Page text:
options there are or how many things stores would like us to buy or try to make us think are necessary for Josiah’s development, though that is all true, for sure. Nor is it just how much toys have changed since I was little or even since I used to babysit little ones, though that is also true. No, what really amazes me is actually how many batteries are required. I don’t remember ever buying triple A batteries before. Or seeing so many places where double A’s could be used. Nor can I remember needing so many size D batteries. But if one chooses to make the bouncy seat vibrate and the swing swing on its own and the exersaucer light up and sing and every toy do everything it was manufactured to do, well, that’s just a whole lot of batteries! —and we haven’t chosen to use all the toys to their fullest, but it’s still a lot of them. It became clear to us at the very beginning that the way to go was to get a battery charger and rechargeable batteries. It’s magical. Batteries run out of juice, you put them in the little charger, and in the morning wa la! Fresh batteries! I wish my own energy were so easy to refresh and In our passage today, Jesus does some recharging of his own. Were we to go back and review what was going on in the passages before the one we read, we would find that he has been more than a little busy. He has been preaching and healing people left and right. His ministry has been to women and men, old and young, Jews and Gentiles. But more than anything else, it has been busy. His schedule is packed. Or at least wherever he goes, people follow and flock to him because they have heard of his authority, his great teaching, and his ability to heal. When his day finally comes to an end and people meander back to their homes, he must be tired. I can imagine that, being fully human as well as fully divine, his body must have absolutely craved sleep. So then when I come to Mark 1:35, the verse is striking. To read that Jesus got up early in the morning while it was still dark is pretty impressive to me. Something was significantly more important than his own sleep and probably than some of his own desires. But beneath the layers of exhaustion, Jesus was able to recognize that his physical exertion was also spiritual. That his spirit needed recharging and refreshment as much as his body did. And Having slept some, he then got up to spend time with God. Who knows how early it was. But I know that for me, it’s always more difficult to get up and get going when it’s still dark out. Perhaps the darkness provided a cover for Jesus to get out and find a place without others seeing him. The paparazzi, such as it was in that day, would not be expecting him to be out so early and so word wouldn’t spread that he was on the move. And so he went and found a deserted place. Other versions call it a lonely place or a solitary place. And he began to pray, spending time with his father. I wonder what you pray about when you’re the second person of the godhead. Having become fully human, I wonder if he ran through the experiences of the day before with God. Telling him what the things were that broke his heart. Telling God how sad he felt when he saw people that weren’t whole. That seeing people with open sores or unable to walk or unable to talk was just so painful to his heart. And then perhaps sharing with God the joy that came as he was able to restore so many to health. Probably just recounting the activities and healings and interactions of the previous day could But I’m guessing he needed more than just catching up. He needed time just to be reminded of the special relationship he shared with God. To spend time in silence listening for God’s voice. To hear God remind him how much he was loved and that as he lived life and did ministry, that he was never, ever on his own. That God was right there with him every step of the way. We do this in our relationships. Whether it’s with a best friend at school or work or with a spouse or a sister or brother. We need time to catch up. We swap stories about life and the happenings of the day. There are details about events that need to be shared or figured out. But then, to keep the relationship fresh and growing, there’s time just to be together and to laugh and And just as we need this with our friends, so we, like Jesus, need it with God. It’s easy to assume that God is always with us, so we don’t need to take time out of already overpacked schedules for specific relational time, but that’s not what this story about Jesus tells us. At least that wasn’t true for him. Even in the midst of his busiest times, time with God became a priority. The problem for me can be that I make time for those things that are felt needs. I know, and I know now more than ever, that I need sleep. So I will make time for that. And my stomach will tell me when it’s been too long since my last meal, so I’ll find some way to take care of nutritional needs. And Josiah makes it very clear when he is in need of food or attention. His cry quickly moves any of his needs to the top of my list of must-do’s, as you can imagine. So really it comes down to immediate feedback for me. When my phone tells me in big letters that it only has 10% of its power remaining, I quickly find the power cord. When the baby cries, I figure out what’s needed. When I’m hungry, I eat. But it’s the less urgent things that are more challenging to stay on top of, right? I know that working out is good for me and that it’s the cumulative effect of exercising regularly that keeps I have a cousin whose daughter’s face puffed up so as to make her unrecognizable after eating some food they didn’t know she was allergic to. It was taken care of with some benadryl and she’s fine, but it was the immediate feedback that made them take action and figure out what it was that needed to be avoided or done on an on-going basis to keep her safe. Some of you know In contrast, I don’t have food allergies, but food sensitivities. I can eat those things to which I have sensitivities and be fine…for a while. But if I continually ignore what I know to be good for my body, eventually the symptoms catch up with me. But because it’s delayed and cumulative effect rather than immediate feedback, it can be tempting to ignore my dietary guidelines and just eat the food that I love, even though it’s not good for me. And I’ve done this at times. And then, over time, I have to get back on track, reminded that I’m at my best when I follow these guidelines. I need to stay on track without waiting for feedback. I think most of my relationships are like this and perhaps you find that, too. My relationships, be it with colleagues or college roommates or family, while I may be able to pick up where we left off, they’re more rich and rewarding when I stay in touch on an on-going basis. And in some relationships it’s vital to be in touch whether that’s with a spouse or a boss or someone else. Prayer is very much that way. My prayer life is less like my phone or the batteries in Josiah’s toys that immediately tell me when they need to be recharged or replace. My relationship with God is more like the response of my body to food or like my other relationships. When life gets busy and I don’t do those things that maintain and develop my relationship with God such as walking the labyrinth or reading scripture or spending time in prayer, I begin to feel distant from Jesus recognized that need for regular contact and time with God…something I want to follow. It seems like it would be so much easier to do all this if I were Jesus. I mean, he could do anything. But that’s why I love the next verse. Here he is in prayer time and along come some of the disciples. They’ve been searching for him and finally found him. Even Jesus is not free of distraction. For him it was his companions…for us it may be the telephone or a call from work or email or the kids interrupting. For him, it’s the disciples. Even they don’t fully understand the value Jesus placed on spending time in prayer and meditation. They feel the need to let him know that people are looking for him…no doubt wanting him to do more of the incredible ministry that they saw yesterday. No doubt the crowds are growing as people flock to But his time with God has not only recharged Jesus…it’s also redirected him. He has a very clear sense that he’s not just supposed to keep doing what he’s been doing. He’s supposed to continue on to other places and other people to continue preaching and healing there rather than In that little statement about moving on to other towns and villages Jesus tells us that through his time in prayer he has discerned that it’s time to move on. Time to do his work elsewhere. Time to let others benefit from his ministry. And there’s a sense that there’s no questioning it or asking him to reconsider. He’s confident in what he’s heard from God. I remember one of the first times I walked a labyrinth. I came to my time at the labyrinth with a very specific question. I can no longer recall what the exact question was, but that doesn’t matter. As I walked the circuitous path of the labyrinth, letting go of all those things weighing on my heart and mind, I was extremely surprised to have a very real sense that the question I had brought was not the question I needed to be asking. Although that had been burning in my mind and heart, God gently lifted that question from me and replaced it with another very clear I didn’t leave feeling slighted or frustrated. Rather, I had a sense that I had come to the labyrinth as one who lacked confidence in how to use it as a prayer tool and yet God honored my sincerity. And I think that is so much of the starting point for prayer and for time with God. It’s not about skill and experience and expertise, as much as those can sometimes be wonderful things. But God looks for a sincerity and chooses to honor that in meaningful ways, redirecting There are so many things that take energy and focus from our lives. And there are so many good things to be involved in. And time is so short and vied for by so many activities and priorities. And it will always be easy to let time with God go by the wayside just as exercise or good eating habits might. But like those, we won’t get immediate feedback. Time will go by and we will feel distant from God and spiritually drained or abandoned and possibly lacking focus and wonder why. It’s because we’ve passed the time to recharge. We need to plug in, not to our ipods and video games and computers, but to a habit of conversation and sitting in the presence of God. For some this means asking others how they do it and what has worked for them. For others it’s putting it on your calendar to set aside the time, whether it’s early in the morning while it’s still dark, as Jesus did it, or during lunch or some other time that works. For some it will be a lonely place…a garden or labyrinth. For others that place of alone-ness may actually happen in the midst of a busy coffee shop as all the sounds and voices simply fade into white As we continue to explore what it means to be rooted in Christ and reaching out in love, we recognize that the two cannot be separated for long. It’s our rootedness, that spending time deepening our relationship with Christ that gives us our focus and our direction to know where and how to reach out in love. And as we reach out, we are driven back to God to again recharge and refocus, lest we think we have the strength to do it on our own. So take the first verse of our passage and make it your own. What is realistic for you. A time frame, a place and an activity. Somewhat early in the morning, while it was still quiet, Karin walked the labyrinth and prayed. Take a moment and decide what that sentence would read for you. Make it your own and then consider how it might become a reality in your life this week. Life moves fast. Life will carry you along and make setting aside time all but impossible if you don’t decide to do it. But I’ve got a strong sense that there’s no time like the present…and it’s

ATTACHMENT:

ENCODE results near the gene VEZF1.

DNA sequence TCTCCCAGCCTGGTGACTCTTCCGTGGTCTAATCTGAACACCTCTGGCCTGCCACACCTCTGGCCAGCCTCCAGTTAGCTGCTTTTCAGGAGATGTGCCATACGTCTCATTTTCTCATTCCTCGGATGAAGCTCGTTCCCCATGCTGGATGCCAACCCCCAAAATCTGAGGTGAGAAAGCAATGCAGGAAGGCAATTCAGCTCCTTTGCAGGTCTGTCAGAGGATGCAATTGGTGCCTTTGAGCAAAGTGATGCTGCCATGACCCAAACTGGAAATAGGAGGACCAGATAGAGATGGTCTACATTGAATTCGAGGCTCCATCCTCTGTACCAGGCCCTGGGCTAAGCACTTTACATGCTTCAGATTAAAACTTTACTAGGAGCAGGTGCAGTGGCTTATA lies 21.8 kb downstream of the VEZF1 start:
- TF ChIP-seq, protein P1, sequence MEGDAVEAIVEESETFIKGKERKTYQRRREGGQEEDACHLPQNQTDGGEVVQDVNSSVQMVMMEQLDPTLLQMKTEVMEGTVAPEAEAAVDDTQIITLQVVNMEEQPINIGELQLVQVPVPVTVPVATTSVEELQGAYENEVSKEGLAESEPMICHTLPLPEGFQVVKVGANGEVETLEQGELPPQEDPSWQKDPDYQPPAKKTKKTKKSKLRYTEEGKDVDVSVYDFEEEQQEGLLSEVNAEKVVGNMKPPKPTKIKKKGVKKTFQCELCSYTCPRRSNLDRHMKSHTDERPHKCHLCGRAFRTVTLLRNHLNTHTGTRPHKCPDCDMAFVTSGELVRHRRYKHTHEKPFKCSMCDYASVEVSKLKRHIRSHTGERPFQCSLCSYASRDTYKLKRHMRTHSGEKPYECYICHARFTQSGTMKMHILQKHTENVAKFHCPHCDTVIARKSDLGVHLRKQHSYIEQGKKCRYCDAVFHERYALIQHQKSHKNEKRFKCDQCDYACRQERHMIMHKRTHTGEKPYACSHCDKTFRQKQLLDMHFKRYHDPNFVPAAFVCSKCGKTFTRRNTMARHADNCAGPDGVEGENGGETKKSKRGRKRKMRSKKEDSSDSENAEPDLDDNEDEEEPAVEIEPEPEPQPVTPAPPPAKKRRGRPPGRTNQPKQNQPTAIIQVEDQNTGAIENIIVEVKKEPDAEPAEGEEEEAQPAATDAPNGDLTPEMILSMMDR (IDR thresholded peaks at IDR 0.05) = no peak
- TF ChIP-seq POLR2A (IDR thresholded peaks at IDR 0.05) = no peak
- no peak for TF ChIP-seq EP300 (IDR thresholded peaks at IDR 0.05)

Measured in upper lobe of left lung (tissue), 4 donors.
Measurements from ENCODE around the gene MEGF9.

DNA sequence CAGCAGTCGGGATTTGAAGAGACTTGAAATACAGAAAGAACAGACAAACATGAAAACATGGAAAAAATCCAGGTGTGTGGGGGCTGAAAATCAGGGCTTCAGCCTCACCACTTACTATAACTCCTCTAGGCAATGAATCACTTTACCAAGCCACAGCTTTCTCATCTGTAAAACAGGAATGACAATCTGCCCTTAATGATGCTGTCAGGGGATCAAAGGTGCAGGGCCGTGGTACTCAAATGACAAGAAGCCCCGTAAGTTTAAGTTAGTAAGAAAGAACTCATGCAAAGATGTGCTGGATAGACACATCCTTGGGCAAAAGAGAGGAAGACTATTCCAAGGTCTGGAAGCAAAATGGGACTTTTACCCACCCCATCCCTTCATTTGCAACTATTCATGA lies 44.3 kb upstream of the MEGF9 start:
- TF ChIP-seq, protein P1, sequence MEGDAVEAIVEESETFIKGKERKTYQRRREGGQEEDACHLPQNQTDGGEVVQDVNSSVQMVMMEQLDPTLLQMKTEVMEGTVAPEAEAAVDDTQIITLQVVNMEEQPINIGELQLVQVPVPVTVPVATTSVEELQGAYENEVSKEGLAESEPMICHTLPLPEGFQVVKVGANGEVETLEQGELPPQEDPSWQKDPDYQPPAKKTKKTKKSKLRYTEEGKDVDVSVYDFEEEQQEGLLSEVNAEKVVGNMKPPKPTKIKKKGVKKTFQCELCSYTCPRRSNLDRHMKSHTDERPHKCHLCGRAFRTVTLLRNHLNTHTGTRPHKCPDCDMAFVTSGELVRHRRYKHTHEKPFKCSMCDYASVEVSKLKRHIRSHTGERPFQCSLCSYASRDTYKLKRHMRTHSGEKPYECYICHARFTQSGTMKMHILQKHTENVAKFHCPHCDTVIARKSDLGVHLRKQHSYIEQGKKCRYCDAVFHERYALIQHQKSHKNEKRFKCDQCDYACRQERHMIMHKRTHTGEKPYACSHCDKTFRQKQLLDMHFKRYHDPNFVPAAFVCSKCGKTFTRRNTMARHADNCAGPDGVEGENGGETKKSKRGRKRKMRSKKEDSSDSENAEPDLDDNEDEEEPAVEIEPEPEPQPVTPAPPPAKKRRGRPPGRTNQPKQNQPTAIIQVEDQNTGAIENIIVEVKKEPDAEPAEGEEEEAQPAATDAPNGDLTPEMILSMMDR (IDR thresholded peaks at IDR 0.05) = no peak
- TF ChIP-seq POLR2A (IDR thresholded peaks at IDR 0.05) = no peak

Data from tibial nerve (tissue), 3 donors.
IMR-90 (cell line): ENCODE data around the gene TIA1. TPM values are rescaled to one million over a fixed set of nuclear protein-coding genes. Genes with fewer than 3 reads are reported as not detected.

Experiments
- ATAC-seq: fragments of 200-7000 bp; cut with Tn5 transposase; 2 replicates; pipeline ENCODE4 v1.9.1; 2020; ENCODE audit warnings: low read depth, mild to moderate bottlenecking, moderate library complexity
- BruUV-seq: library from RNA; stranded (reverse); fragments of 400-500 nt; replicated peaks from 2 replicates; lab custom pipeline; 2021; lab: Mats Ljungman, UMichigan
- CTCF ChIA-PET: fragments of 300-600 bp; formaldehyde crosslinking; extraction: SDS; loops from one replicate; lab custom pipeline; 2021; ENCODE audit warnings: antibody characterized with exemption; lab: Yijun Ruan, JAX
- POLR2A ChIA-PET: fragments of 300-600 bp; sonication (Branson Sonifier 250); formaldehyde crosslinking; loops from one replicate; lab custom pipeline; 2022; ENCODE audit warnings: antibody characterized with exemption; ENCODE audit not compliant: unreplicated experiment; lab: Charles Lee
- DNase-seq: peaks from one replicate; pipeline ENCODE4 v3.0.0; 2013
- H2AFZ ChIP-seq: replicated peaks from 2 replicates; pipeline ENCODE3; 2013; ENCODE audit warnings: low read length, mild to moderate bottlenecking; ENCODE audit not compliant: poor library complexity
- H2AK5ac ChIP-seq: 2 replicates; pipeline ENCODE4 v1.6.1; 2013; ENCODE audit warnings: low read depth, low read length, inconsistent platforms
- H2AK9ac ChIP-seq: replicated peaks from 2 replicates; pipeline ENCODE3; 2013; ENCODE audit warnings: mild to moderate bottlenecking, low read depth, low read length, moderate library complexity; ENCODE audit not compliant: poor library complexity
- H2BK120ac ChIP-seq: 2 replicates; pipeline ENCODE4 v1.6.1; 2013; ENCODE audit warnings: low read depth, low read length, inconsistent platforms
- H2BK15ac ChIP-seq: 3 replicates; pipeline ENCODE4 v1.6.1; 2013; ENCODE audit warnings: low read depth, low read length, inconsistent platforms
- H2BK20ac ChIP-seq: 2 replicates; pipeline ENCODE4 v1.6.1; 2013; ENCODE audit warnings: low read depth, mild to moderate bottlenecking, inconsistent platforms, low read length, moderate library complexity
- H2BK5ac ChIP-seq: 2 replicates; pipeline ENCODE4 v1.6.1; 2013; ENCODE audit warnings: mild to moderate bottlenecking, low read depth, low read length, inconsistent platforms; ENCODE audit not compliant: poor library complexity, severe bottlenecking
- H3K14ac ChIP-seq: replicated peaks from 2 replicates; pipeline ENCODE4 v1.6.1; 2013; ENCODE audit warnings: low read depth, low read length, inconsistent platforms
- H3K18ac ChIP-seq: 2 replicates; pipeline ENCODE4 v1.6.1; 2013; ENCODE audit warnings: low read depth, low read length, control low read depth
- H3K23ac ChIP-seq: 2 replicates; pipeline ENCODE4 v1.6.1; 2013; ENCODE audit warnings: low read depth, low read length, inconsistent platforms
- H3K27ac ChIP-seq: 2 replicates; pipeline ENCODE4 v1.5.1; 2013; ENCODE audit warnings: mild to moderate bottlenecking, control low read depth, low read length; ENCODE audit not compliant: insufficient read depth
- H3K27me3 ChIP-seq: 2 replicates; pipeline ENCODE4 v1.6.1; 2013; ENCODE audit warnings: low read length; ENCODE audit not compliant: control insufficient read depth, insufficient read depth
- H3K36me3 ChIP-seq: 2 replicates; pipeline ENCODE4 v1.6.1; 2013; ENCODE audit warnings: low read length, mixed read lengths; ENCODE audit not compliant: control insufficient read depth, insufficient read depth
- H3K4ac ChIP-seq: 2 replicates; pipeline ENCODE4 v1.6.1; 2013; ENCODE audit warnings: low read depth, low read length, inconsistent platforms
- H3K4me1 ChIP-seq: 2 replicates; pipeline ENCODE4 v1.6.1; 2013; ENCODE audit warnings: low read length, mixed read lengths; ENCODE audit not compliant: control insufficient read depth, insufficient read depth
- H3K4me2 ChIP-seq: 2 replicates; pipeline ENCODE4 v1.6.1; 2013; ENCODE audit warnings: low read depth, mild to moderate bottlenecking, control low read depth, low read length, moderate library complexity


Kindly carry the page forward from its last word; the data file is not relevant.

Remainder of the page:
Source: http://svpc.us/newsite/pdfs/sermons/2009/2009_0830_KHejmanowski.pdf